'Jackhammer Mary': Kerala woman who defied gender roles in the 60s passes away

Mary Paily operated jackhammers singlehandedly when most men couldn't

Mary Paily aka 'Jackhammer Mary Paily aka 'Jackhammer Mary' passed away | Photo by special arrangement

Back in 1962, when the work of Kerala's Idukki Hydro-electric project was in full swing, hundreds of labourers from different parts of the state arrived at the rural hamlet of Moolamattam. One of them stood out. Dressed in pants and boots, Mary Paily instantly caught everyone's attention, for she was one of the few who could then operate jackhammers.  

Decades after she defied gender roles by operating jackhammers, Mary Paily a.k.a Jackhammer Mary passed away on Tuesday at her hometown in Kerala's Idukki.  She was 90.

In an early interview, Mary recalled those eventful days. Six pits, each 10 feet deep, had to be dug to install the transformer. Mary, who was working for George and George's company then, was one of the few who could operate a jackhammer. She had learnt how to operate the device in Ponmudi where she was involved in the construction of Ponmudi Dam.  

The handheld heavy-duty electro-mechanical tool, that combines a hammer directly with a chisel, works by delivering rapid blows, making it essential for tasks like breaking up roads or demolishing buildings. In the 60s, even male workers needed assistance to operate the tool. But, not Mary who singlehandedly crushed rocks using it, doing her valuable bit for the installation of the transformer. 

Her skill earned her a lot of fame and more. She remembers how she was given gifts by foreign officials who worked at the site. Mary was also given a starting wage of Rs 3 when other labourers were paid Rs 1.15!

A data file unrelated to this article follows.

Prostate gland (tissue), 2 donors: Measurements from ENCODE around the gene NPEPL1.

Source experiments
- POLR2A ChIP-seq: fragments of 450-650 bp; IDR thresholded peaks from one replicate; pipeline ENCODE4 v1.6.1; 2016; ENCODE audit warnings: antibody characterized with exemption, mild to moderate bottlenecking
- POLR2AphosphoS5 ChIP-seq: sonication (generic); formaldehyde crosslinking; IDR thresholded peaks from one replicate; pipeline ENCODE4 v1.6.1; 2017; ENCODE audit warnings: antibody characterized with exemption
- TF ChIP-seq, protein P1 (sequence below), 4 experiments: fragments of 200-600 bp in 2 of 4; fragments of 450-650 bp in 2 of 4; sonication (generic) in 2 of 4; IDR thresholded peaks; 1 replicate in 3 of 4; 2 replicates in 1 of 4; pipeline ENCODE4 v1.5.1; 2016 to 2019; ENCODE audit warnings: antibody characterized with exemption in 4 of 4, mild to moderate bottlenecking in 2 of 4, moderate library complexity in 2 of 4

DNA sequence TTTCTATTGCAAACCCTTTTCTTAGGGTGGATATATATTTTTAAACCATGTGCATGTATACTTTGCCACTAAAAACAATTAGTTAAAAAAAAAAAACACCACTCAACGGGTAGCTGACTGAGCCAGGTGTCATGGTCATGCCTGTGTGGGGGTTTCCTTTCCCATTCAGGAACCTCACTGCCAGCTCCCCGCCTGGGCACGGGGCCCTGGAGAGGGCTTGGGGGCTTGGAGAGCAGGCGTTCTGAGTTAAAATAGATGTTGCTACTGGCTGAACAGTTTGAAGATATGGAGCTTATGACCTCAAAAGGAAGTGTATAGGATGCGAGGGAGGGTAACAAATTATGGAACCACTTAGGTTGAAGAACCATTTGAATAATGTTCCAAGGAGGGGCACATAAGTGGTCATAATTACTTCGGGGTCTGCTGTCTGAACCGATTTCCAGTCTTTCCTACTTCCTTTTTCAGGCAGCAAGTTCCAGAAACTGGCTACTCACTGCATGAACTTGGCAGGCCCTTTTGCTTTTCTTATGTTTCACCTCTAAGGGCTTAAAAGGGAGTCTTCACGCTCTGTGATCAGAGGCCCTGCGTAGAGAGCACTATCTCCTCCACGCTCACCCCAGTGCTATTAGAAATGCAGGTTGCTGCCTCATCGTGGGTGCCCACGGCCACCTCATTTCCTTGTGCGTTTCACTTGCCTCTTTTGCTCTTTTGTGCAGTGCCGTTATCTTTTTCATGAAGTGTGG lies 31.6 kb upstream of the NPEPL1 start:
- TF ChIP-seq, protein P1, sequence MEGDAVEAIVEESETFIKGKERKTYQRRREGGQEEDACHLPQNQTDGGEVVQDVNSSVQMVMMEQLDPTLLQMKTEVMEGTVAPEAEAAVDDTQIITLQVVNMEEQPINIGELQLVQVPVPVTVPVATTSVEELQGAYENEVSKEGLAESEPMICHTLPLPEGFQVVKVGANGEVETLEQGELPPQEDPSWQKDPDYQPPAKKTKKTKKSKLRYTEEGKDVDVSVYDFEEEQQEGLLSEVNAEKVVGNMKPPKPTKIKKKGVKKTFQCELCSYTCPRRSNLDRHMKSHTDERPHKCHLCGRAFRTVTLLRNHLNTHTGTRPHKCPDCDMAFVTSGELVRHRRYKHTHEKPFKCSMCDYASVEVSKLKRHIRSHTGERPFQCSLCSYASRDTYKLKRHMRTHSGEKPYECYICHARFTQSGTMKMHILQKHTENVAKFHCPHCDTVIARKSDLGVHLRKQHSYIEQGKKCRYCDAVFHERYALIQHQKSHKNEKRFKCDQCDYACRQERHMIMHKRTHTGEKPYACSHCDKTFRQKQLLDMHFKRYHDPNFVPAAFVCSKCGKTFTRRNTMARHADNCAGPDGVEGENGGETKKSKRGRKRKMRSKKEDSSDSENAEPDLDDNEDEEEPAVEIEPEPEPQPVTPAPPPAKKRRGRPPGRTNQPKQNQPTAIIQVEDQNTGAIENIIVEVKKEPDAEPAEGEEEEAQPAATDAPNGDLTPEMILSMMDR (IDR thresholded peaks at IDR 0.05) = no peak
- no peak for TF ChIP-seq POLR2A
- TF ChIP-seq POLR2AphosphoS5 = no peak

The dexterity with which she operated the machinery impressed the then-District Collector and project coordinator D Babu Paul in 1962 so much that he gave her the moniker 'Jackhammer Mary'. Babu Paul even mentioned Mary in his service story.

Her adventures do not end there. Mary was one of the workers who protested seeking better wages at the construction site. All protesters were sent to prison and Mary, who was heavily pregnant at that time, gave birth to her fifth child in the prison.

She was also among the few labourers who worked with the machine hanging from a rope during the work of Ponmudi Dam. 

However, fame did not guarantee a job for herself or her family members at KSEB, which was one of her biggest wishes and regrets of her life. Even when those who worked at the plant were hired, Mary was excluded from the provision. 

Despite all that, Mary’s spirit shone through. "If something makes me challenge my abilities, I feel like I have to do it."

Join our WhatsApp Channel to get the latest news, exclusives and videos on WhatsApp